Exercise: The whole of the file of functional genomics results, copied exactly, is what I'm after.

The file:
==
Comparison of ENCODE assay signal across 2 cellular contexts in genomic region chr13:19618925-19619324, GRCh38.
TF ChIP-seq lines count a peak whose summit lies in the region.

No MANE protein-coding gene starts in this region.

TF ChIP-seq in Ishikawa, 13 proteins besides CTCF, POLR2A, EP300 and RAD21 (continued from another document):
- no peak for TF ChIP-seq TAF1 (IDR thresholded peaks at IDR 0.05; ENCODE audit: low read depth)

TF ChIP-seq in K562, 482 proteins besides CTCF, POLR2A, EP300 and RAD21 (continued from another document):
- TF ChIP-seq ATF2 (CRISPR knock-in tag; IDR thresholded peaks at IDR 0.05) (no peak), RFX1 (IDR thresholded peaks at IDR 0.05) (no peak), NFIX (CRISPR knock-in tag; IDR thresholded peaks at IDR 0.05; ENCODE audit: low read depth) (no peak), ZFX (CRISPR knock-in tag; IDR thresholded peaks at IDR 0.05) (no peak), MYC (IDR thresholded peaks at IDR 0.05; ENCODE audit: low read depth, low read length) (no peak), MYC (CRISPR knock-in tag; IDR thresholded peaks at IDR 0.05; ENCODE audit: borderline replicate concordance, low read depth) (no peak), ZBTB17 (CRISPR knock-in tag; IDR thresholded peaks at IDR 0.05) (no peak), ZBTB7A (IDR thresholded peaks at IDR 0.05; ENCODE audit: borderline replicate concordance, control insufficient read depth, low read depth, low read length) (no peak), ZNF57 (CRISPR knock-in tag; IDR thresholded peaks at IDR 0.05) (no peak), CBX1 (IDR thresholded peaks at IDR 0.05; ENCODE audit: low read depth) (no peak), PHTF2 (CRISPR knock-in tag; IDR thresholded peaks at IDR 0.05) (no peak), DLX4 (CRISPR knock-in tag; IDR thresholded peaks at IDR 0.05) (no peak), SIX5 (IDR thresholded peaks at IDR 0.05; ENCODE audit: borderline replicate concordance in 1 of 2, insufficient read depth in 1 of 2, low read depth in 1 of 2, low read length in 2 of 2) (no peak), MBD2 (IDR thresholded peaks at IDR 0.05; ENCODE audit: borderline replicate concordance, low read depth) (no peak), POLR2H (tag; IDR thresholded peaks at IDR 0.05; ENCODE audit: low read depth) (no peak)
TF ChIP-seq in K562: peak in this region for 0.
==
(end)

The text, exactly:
Comparison of ENCODE assay signal across 2 cellular contexts in genomic region chr13:19618925-19619324, GRCh38.
TF ChIP-seq lines count a peak whose summit lies in the region.

No MANE protein-coding gene starts in this region.

TF ChIP-seq in Ishikawa, 13 proteins besides CTCF, POLR2A, EP300 and RAD21 (continued from another document):
- no peak for TF ChIP-seq TAF1 (IDR thresholded peaks at IDR 0.05; ENCODE audit: low read depth)

TF ChIP-seq in K562, 482 proteins besides CTCF, POLR2A, EP300 and RAD21 (continued from another document):
- TF ChIP-seq ATF2 (CRISPR knock-in tag; IDR thresholded peaks at IDR 0.05) (no peak), RFX1 (IDR thresholded peaks at IDR 0.05) (no peak), NFIX (CRISPR knock-in tag; IDR thresholded peaks at IDR 0.05; ENCODE audit: low read depth) (no peak), ZFX (CRISPR knock-in tag; IDR thresholded peaks at IDR 0.05) (no peak), MYC (IDR thresholded peaks at IDR 0.05; ENCODE audit: low read depth, low read length) (no peak), MYC (CRISPR knock-in tag; IDR thresholded peaks at IDR 0.05; ENCODE audit: borderline replicate concordance, low read depth) (no peak), ZBTB17 (CRISPR knock-in tag; IDR thresholded peaks at IDR 0.05) (no peak), ZBTB7A (IDR thresholded peaks at IDR 0.05; ENCODE audit: borderline replicate concordance, control insufficient read depth, low read depth, low read length) (no peak), ZNF57 (CRISPR knock-in tag; IDR thresholded peaks at IDR 0.05) (no peak), CBX1 (IDR thresholded peaks at IDR 0.05; ENCODE audit: low read depth) (no peak), PHTF2 (CRISPR knock-in tag; IDR thresholded peaks at IDR 0.05) (no peak), DLX4 (CRISPR knock-in tag; IDR thresholded peaks at IDR 0.05) (no peak), SIX5 (IDR thresholded peaks at IDR 0.05; ENCODE audit: borderline replicate concordance in 1 of 2, insufficient read depth in 1 of 2, low read depth in 1 of 2, low read length in 2 of 2) (no peak), MBD2 (IDR thresholded peaks at IDR 0.05; ENCODE audit: borderline replicate concordance, low read depth) (no peak), POLR2H (tag; IDR thresholded peaks at IDR 0.05; ENCODE audit: low read depth) (no peak)
TF ChIP-seq in K562: peak in this region for 0.